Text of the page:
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joined:Sept 20, 2000
Just one guy yelling F___ the US goverment, spewing conspiracy stuff, ranting about the politicians and oil companies and the middle east. He was by himself just going off, not even yelling at anyone, just venting. Hate to see what happens when it hits 7 or 10 bucks a gallon around here.
So now it looks like we'll have gas rage and road rage. Anybody else encounter any gas ragers yet?
As for the question posed in this thread, I have not heard of any cases of gas rage (and I don't want to be around anybody who comes down with a case), however, fuel related thefts are way up in my area.
however, fuel related thefts are way up in my area.
lol, I had this picture of emergency rooms filling with people sick from gas ingestion due to sucking on the syphon hose a little too hard. Hey, I've beent there, done that!
I guess the rise in gas prices does have its pros huh? Heck, I know if gas were $7.00+ per gallon here in California, our traffic congestion may not be as bad. Heck, that's an hours wage for some.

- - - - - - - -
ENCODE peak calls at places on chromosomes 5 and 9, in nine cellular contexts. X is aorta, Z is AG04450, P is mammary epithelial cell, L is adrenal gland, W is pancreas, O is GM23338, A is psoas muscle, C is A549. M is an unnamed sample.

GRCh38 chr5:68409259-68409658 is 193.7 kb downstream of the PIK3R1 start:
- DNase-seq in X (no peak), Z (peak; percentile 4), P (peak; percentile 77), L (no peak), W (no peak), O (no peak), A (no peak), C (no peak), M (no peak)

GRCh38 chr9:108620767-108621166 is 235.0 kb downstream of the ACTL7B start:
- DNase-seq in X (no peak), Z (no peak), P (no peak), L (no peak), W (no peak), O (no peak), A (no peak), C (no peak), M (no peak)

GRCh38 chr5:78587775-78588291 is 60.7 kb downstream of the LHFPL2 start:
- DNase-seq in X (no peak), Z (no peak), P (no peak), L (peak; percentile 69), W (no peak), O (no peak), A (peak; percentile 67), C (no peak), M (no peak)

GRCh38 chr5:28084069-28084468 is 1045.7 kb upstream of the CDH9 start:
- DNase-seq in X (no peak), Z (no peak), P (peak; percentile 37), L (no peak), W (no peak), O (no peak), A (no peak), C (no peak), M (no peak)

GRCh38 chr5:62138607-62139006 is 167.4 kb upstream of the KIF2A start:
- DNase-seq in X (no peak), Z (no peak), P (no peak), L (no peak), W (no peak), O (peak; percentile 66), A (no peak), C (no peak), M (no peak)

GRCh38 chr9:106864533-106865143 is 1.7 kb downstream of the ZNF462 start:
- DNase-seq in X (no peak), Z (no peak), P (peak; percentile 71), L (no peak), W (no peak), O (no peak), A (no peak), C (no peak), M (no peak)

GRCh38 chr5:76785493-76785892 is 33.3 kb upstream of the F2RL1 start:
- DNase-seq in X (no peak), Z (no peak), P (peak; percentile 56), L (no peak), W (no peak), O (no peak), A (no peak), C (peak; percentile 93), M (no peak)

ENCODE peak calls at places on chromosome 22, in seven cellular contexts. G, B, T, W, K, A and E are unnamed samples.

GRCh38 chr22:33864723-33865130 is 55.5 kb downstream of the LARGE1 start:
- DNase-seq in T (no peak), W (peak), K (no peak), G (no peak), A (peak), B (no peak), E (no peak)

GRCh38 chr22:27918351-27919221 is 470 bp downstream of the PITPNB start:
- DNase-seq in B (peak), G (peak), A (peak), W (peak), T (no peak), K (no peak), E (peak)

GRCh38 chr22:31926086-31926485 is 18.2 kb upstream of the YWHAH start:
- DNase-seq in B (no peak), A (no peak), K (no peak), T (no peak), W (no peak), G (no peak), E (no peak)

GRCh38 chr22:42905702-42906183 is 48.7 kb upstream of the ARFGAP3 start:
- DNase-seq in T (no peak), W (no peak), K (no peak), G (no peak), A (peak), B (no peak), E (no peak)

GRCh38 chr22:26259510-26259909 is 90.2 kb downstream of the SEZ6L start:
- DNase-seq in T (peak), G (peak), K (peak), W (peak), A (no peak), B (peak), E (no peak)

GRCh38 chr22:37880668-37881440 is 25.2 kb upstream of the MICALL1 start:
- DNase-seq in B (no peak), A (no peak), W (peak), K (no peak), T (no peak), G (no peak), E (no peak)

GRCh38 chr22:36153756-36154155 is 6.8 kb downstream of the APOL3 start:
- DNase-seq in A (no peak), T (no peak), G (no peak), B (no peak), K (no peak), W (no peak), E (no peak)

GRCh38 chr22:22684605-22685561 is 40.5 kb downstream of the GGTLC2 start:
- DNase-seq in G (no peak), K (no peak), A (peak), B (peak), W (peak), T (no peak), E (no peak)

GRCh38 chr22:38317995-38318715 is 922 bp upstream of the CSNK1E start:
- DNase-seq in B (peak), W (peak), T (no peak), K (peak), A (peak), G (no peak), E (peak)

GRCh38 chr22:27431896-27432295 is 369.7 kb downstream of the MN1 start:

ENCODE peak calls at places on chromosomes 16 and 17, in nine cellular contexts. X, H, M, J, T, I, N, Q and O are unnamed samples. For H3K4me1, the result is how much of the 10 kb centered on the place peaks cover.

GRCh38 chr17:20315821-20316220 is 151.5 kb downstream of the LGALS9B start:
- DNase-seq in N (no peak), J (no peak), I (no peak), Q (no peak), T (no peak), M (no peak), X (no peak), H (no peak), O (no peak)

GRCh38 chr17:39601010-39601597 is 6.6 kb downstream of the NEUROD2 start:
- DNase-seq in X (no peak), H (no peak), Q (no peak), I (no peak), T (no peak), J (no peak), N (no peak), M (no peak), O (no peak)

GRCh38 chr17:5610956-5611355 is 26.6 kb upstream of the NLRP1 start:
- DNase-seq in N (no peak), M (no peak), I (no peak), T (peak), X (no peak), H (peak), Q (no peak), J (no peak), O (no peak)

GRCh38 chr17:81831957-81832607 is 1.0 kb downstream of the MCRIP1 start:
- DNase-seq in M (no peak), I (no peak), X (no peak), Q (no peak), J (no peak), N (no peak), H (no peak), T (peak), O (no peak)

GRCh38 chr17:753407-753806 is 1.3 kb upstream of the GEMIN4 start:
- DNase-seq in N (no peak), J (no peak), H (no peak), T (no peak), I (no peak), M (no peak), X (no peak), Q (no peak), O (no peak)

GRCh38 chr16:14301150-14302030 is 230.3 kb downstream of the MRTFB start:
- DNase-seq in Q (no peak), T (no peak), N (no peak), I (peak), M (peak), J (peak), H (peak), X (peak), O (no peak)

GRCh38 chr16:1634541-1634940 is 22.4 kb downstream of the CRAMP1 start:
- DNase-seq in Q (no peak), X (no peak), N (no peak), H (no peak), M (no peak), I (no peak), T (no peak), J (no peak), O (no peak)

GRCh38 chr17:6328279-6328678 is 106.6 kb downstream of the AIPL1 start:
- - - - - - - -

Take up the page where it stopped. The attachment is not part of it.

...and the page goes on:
Whatever happens, in a couple of centuries from now they'll look back and ask how we could all be so stupid as to use all the oil ever produced, production that took millions of years, and then use it all in just a couple of hundred years.
There will always be oil at least for many centuries to come if not milleneia. What will run out is oil that can be extracted at less than the energy it will produce.
I think that petrol prices should rise still further so that people wasting precious non-renewable sources of hydrocarbons, never mind the global-warming aspects, and will start to conserve, eg by switching to other forms of transport or getting a more efficient vehicle, or moving closer to work or whatever. I've managed it, and I'm sure other people could too.